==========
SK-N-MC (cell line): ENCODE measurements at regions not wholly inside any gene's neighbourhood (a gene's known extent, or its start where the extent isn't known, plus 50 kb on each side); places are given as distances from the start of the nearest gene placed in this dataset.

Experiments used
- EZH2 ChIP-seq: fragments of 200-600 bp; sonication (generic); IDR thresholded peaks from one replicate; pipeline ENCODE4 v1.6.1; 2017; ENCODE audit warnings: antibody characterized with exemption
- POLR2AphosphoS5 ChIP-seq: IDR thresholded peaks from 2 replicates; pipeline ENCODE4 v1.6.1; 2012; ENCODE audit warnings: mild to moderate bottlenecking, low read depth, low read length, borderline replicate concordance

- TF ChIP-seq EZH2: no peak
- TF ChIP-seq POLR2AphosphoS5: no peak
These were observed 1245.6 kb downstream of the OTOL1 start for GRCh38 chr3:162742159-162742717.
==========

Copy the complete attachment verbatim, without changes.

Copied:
SK-N-MC (cell line): ENCODE measurements at regions not wholly inside any gene's neighbourhood (a gene's known extent, or its start where the extent isn't known, plus 50 kb on each side); places are given as distances from the start of the nearest gene placed in this dataset.

Experiments used
- EZH2 ChIP-seq: fragments of 200-600 bp; sonication (generic); IDR thresholded peaks from one replicate; pipeline ENCODE4 v1.6.1; 2017; ENCODE audit warnings: antibody characterized with exemption
- POLR2AphosphoS5 ChIP-seq: IDR thresholded peaks from 2 replicates; pipeline ENCODE4 v1.6.1; 2012; ENCODE audit warnings: mild to moderate bottlenecking, low read depth, low read length, borderline replicate concordance

- TF ChIP-seq EZH2: no peak
- TF ChIP-seq POLR2AphosphoS5: no peak
These were observed 1245.6 kb downstream of the OTOL1 start for GRCh38 chr3:162742159-162742717.